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Home :: Rheumatoid Arthritis

Rheumatoid Arthritis

A chronic, systemic inflammatory disease, rheumatoid arthritis (RA) primarily attacks peripheral joints and surrounding muscles, tendons, ligaments, and blood vessels. Partial remissions and unpredictable exacerbations mark the course of this potentially crippling disease.

RA occurs worldwide, striking women three times more often than men. It it can occur at any age but 80% of patients develop RA between ages 35 and 50. RA affects more than 6.5 million people in the United States alone.

This disease usually requires lifelong treatment and, sometimes, surgery. In most patients, it follows an intermittent course and allows normal activity, although 10% suffer total disability from severe articular deformity, associated extra-articular symptoms, or both. The prognosis worsens with the development of nodules, vasculitis, and high titers of rheumatoid factor (RF).


The exact cause of rheumatoid arthritis is not known. Rheumatoid arthritis is an autoimmune disorder, which means the body's immune system attacks its own healthy cells and tissues. The response of the body causes inflammation in and around the joints, which then may lead to a destruction of the skeletal system. Rheumatoid arthritis also may have devastating effects to other organs, such as the heart and lungs. Researchers believe certain factors, including heredity, may contribute to the onset of the disease.

Rheumatoid arthritis affects more women than men (75 percent of persons with rheumatoid arthritis are women). The disease most often occurs between the ages of 20 and 45.

Signs and symptoms

Some of the most common symptoms of rheumatoid arthritis are:

  • Joint swelling. Especially in the small joints of the hands and feet.
  • Bumps may be noted over the small joints
  • Joint tenderness, stiffness, and pain. Especially in the morning.
  • Decrease ability to grasp or pinch


Typical clinical features suggest RA, with a firm diagnosis supported by laboratory and other test results:

  • X-rays in early stages show bone demineralization and soft-tissue swelling;
    later, loss of cartilage and narrowing of joint spaces; and finally, cartilage and bone destruction and erosion, subluxations, and deformities.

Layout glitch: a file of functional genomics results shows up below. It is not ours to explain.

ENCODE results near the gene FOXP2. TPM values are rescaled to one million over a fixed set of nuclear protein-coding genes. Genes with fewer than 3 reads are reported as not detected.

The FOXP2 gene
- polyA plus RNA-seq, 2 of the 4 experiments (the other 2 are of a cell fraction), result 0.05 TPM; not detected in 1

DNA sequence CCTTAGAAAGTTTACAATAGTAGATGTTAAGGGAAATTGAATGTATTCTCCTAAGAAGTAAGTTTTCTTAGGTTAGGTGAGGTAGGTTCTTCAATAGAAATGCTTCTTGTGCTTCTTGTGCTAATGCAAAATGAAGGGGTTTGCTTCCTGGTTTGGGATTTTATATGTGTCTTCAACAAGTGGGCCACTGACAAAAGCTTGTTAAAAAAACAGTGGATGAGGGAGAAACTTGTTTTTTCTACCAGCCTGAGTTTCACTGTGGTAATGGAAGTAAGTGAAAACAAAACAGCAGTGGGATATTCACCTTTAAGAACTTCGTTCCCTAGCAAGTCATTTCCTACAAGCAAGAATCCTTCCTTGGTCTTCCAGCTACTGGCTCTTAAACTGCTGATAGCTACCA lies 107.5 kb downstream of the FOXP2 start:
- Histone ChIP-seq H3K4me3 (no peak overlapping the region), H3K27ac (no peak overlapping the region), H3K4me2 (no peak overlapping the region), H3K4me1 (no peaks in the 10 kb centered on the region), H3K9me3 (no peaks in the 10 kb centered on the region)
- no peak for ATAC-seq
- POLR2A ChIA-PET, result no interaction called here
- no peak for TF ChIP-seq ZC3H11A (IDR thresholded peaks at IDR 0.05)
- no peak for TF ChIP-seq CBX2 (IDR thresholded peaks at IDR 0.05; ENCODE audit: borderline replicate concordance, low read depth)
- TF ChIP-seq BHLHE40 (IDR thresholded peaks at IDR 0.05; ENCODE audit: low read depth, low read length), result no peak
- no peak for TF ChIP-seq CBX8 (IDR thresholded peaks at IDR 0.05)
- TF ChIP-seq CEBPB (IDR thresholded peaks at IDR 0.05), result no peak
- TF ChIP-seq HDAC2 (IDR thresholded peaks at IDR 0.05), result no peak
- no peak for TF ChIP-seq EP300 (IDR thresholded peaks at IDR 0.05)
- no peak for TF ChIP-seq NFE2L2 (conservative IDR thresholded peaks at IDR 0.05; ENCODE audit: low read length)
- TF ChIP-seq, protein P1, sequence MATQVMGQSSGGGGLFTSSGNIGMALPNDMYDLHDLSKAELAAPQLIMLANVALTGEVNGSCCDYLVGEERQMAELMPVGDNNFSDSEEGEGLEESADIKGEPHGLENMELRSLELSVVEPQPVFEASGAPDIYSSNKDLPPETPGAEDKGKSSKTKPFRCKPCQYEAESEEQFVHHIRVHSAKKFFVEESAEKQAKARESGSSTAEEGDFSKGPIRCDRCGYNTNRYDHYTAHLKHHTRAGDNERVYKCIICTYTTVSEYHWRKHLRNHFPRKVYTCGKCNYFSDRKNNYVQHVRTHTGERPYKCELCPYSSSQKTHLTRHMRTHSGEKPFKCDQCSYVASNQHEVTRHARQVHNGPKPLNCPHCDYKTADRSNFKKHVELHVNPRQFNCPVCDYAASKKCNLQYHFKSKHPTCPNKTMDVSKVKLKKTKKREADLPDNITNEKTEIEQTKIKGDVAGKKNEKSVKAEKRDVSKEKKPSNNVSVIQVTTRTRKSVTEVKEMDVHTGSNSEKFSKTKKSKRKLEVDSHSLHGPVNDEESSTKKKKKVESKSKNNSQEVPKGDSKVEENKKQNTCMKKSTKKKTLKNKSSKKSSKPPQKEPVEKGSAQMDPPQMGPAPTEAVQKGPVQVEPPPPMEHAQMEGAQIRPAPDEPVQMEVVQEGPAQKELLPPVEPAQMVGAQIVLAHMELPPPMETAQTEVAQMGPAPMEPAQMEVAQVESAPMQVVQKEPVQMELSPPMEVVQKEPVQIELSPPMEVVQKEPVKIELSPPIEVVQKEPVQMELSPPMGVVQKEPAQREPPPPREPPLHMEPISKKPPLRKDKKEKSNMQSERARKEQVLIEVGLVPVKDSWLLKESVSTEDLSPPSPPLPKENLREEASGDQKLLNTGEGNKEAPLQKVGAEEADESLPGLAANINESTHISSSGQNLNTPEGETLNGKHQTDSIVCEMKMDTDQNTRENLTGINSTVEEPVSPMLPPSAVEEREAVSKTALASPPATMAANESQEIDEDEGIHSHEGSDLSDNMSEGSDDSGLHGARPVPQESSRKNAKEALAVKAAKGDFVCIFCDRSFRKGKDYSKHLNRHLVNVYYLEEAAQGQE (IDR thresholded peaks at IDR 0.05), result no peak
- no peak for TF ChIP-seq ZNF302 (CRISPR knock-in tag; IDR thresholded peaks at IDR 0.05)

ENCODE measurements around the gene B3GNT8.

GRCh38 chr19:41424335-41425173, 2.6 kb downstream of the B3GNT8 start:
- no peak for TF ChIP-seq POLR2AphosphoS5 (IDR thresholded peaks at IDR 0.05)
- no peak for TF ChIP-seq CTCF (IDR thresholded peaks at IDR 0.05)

• RF is positive in 75% to 80% of patients, as indicated by a titer of 1:160 or higher.
  • Synovial fluid analysis shows increased volume and turbidity but decreased viscosity and elevated WBC counts (often greater than 10,000/µl).
  • Serum protein electrophoresis may show elevated serum globulin levels.
  • Erythrocyte sedimentation rate and C-reactive protein are elevated in 85% to 90% of patients (may be useful to monitor response to therapy because elevation frequently parallels disease activity) .
  • Complete blood count usually shows moderate anemia, slight leukocytosis, and thrombocytosis.


Salicylates, particularly aspirin, are the mainstay of RA therapy, because they decrease inflammation and relieve joint pain. Other useful medications include nonsteroidal anti-inflammatory agents (such as indomethacin, fenoprofen, and ibuprofen), antimalarials (hydroxychloroquine), sulfasalazine, gold salts, penicillamine, and corticosteroids (prednisone).

Immunosuppressants, such as methotrexate, cyclosporine, and azathioprine, are also therapeutic. They are being used more commonly in early disease.

Supportive measures include 8 to 10 hours of sleep every night, frequent rest periods between daily activities, and splinting to rest inflamed joints. A physical therapy program, including range­of-motion exercises and carefully individualized therapeutic exercises, forestalls loss of joint function.

Application of heat relaxes muscles and relieves pain. Moist heat usually works best for patients with chronic disease. Ice packs are effective during acute episodes.

Treatment in advanced disease

Advanced disease may require synovectomy, joint reconstruction, or total joint arthroplasty.

Useful surgical procedures in RA include metatarsal head and distal ulnar resectional arthroplasty, insertion of a Silastic prosthesis between MCP and PIP joints, and arthrodesis (joint fusion). Arthrodesis sacrifices joint mobility for stability and relief of pain.

Synovectomy (removal of destructive, proliferating synovium, usually in the wrists, knees, and fingers) may halt or delay the course of this disease. Osteotomy (the cutting of bone or excision of a wedge of bone) can realign joint surfaces and redistribute stresses.

Tendons may rupture spontaneously, requiring surgical repair. Tendon transfers may prevent deformities or relieve contractures.


Although there is no known way to prevent the development of rheumatoid arthritis, you can reduce the pain of flare-ups and prevent joint deformity by following your doctor's treatment recommendations.

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Disclaimer: website is designed for educational purposes only. It is not intended to treat, diagnose, cure, or prevent any disease. Always take the advice of professional health care for specific medical advice, diagnoses, and treatment. We will not be liable for any complications, or other medical accidents arising from the use of any information on this web site. Please note that medical information is constantly changing. Therefore some information may be out of date.